Medical Liability Reform and Patient Safety
The demonstration grants for the Patient Safety and Medical Liability Initiative support the implementation and evaluation of evidence-based patient safety and medical liability projects. The Agency for Healthcare Research and Quality funded seven demonstration grants for a total amount of $19.7 million.
These seven grants include a variety of models that meet one or more of the patient safety and medical liability reform initiative goals, including:
- Reducing preventable harms.
- Informing injured patients promptly, and making efforts to provide prompt compensation.
- Promoting early disclosures and settlement, through a court-directed alternative dispute resolution model.
Timothy McDonald, M.D., J.D., University of Illinois at Chicago, IL, $2,998,083
The project is designed to fill the evidence gap regarding the impact on patient safety and litigation rates of programs that feature improved communication with patients, transparency, disclosure of adverse events, early offers of compensation, and learning from mistakes. It will evaluate the impact on Medical Liability Reform and Patient Safety outcomes of extending an existing disclosure program from an academic hospital setting to diverse hospitals in the greater Chicago area.
Stanley Davis, M.D., Fairview Health Services, Minneapolis, MN, $2,982,690
The objective of this project is to improve perinatal (the period prior to and just after birth) patient safety and demonstrate the relationship between improved patient safety and a reduction in the number of malpractice claims. The project will implement and evaluate the use of perinatal best practices in 16 hospitals to assess the impact on patient safety and the level of malpractice activity. This initiative builds on the institution's prior efforts as part of a nationwide collaborative to eliminate preventable perinatal harm.
Eric Thomas, M.D., M.P.H., University of Texas Health Science Center, Houston, TX, $1,796,575
The project will review the use of a disclosure and compensation model, which informs injured patients and families promptly and makes efforts to provide prompt compensation. It will identify best practices for using disclosure to improve patient safety, and disseminate best practices to serve patients' needs and improve safety for subsequent patients. The project will investigate disclosure and compensation in the UT system over a three-year period, identify best practices for using disclosure to improve patient safety, and disseminate best practices with a focus on incorporating patient and family input into efforts to understand why errors occur.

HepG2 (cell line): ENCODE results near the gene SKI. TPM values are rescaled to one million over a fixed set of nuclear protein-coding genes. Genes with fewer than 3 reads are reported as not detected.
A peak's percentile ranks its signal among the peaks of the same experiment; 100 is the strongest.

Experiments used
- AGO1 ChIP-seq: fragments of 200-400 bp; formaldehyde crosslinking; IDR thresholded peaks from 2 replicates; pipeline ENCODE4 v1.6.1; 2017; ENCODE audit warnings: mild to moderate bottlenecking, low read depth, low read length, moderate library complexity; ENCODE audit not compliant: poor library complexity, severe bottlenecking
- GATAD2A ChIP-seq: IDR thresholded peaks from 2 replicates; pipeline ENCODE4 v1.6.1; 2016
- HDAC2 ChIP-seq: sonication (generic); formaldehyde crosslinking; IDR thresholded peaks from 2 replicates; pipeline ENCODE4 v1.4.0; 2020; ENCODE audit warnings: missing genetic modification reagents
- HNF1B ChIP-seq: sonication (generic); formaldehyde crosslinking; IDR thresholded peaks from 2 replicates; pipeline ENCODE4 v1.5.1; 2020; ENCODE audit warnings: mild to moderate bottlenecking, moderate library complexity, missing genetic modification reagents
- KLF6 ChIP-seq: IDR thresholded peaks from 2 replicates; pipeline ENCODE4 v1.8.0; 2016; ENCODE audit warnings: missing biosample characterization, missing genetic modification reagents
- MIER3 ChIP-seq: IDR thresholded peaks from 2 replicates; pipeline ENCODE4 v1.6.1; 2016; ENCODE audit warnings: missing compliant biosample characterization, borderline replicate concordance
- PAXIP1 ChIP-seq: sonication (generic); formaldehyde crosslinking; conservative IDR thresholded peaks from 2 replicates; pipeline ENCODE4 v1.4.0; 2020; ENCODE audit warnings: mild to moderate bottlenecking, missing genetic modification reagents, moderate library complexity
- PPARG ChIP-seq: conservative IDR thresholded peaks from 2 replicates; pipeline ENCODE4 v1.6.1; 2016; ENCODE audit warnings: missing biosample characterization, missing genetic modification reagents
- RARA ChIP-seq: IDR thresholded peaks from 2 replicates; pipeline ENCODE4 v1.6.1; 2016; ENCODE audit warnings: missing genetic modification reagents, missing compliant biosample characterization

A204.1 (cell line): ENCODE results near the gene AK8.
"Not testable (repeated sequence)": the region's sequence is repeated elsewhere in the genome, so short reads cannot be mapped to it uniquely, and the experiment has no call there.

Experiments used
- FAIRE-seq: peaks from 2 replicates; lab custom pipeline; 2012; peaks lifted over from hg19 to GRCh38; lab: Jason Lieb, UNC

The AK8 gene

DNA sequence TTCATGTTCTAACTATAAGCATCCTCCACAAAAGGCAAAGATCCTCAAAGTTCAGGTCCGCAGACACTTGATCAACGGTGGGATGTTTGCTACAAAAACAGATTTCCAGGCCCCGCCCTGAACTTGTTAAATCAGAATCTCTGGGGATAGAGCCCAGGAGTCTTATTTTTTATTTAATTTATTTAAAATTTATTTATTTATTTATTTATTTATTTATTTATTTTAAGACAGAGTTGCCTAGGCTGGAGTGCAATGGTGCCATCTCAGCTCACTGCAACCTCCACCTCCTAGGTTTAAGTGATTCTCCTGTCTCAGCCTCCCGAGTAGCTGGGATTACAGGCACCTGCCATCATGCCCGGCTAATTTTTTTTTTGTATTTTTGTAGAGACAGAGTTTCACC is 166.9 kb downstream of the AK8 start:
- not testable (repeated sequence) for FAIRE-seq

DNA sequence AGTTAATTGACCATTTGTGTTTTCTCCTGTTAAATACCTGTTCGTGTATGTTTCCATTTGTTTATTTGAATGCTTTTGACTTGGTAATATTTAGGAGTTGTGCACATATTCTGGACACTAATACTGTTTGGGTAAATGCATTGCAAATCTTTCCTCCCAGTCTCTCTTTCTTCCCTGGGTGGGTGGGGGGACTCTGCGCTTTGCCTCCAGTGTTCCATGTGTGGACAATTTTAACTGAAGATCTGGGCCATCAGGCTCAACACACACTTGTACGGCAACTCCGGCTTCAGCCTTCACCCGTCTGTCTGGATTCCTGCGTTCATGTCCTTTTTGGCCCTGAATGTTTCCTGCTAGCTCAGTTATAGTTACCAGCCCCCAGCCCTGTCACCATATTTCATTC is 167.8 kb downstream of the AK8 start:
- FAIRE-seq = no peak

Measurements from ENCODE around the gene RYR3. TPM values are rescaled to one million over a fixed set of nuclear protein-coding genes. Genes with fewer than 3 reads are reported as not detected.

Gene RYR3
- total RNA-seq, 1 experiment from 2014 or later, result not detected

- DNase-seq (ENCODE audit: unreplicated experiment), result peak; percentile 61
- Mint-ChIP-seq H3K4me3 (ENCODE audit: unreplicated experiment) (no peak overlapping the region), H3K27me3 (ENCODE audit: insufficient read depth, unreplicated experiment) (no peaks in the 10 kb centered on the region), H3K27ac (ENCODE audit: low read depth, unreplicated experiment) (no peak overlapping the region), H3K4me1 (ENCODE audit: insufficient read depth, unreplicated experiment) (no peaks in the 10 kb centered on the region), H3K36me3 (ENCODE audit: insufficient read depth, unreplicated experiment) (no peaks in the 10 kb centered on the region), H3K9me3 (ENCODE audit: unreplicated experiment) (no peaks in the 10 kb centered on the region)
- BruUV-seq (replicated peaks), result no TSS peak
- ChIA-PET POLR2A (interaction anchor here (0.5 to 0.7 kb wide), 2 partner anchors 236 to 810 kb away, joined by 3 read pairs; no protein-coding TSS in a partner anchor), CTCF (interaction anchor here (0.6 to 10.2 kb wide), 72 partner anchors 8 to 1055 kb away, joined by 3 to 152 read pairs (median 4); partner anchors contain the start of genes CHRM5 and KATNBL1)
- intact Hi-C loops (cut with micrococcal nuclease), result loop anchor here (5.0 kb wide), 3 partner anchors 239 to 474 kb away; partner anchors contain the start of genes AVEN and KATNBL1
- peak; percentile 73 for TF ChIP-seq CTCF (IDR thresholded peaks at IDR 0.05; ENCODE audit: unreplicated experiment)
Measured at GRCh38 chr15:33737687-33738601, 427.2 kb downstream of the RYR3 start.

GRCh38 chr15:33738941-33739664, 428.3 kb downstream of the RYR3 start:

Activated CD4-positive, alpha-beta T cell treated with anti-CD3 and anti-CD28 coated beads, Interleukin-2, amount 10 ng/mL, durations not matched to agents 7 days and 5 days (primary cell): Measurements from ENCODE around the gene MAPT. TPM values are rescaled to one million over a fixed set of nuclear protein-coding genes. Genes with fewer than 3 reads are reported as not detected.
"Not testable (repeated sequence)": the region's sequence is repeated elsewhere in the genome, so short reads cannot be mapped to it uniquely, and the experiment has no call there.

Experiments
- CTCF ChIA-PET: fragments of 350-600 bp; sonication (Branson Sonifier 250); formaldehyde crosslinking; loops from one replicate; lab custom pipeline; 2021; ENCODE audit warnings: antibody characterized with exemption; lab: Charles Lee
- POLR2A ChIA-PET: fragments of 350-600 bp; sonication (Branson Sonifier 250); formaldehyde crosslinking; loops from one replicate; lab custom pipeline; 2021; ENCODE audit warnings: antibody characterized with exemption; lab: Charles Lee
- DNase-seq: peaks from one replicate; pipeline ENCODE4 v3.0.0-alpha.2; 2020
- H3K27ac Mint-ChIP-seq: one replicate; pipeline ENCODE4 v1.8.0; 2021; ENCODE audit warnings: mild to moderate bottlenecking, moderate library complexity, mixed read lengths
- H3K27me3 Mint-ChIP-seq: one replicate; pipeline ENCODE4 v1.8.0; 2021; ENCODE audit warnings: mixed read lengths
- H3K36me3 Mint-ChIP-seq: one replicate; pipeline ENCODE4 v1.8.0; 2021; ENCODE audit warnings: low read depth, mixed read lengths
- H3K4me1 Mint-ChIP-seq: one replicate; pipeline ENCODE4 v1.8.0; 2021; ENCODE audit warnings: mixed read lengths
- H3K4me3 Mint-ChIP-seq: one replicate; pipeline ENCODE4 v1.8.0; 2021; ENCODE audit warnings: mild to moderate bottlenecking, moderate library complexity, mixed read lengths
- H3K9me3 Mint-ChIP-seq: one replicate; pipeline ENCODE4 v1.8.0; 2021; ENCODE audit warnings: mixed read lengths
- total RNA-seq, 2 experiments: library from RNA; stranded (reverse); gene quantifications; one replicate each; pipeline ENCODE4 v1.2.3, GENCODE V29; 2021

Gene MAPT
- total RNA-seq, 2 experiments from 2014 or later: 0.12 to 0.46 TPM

Ann Hendrich, M.S., R.N., F.A.A.N., Ascension Health System, St. Louis, MO, $2,990,612
This project will focus on ways of improving both the quality of perinatal (the period prior to and just after birth) patient care delivery and the way adverse perinatal events are managed in five geographically dispersed hospitals. The project will establish a uniform, evidence-based obstetrics practice model based on the idea that eliminating variation in obstetrics practice will translate to improved patient safety.
Thomas Gallagher, M.D., University of Washington, Seattle, WA, $2,972,209
The project creates a statewide initiative involving communication training for health care workers and a collaboration between hospitals and a malpractice insurer to improve adverse event analysis, disclosure, and compensation. The goal is to enhance the culture of health care communication in order to improve patient safety and decrease medical malpractice liability.
Judy Kluger, J.D., New York State Unified Court System, New York, NY, $2,999,787
This project aims to protect obstetrical and/or surgery patients from injuries caused by providers' mistakes and reduce the cost of medical malpractice through the use of an expanded and enhanced Judge-Directed Negotiation Program currently used in New York's courts, coupled with a new hospital early disclosure and settlement model.
Alice Bonner, M.S., APRN, BC, Massachusetts State Department of Public Health, Boston, MA, $2,912,566
The project proposes to engage clinicians, patients, malpractice insurers, and the State public health agency to ensure more timely resolution of medical errors that occur in outpatient practices and improve communication in all aspects of care. The project will identify key areas contributing to ambulatory medical errors and malpractice suits in order to redesign systems and care processes to prevent, minimize, and mitigate such errors in a group of Massachusetts primary care practices. The project will also transform communication culture, processes, and outcomes in these practices so that they are more patient and family-centered, particularly with respect to proactively seeking out, handling, and learning from patients' safety experiences, concerns, and complaints.
Page originally created September 2012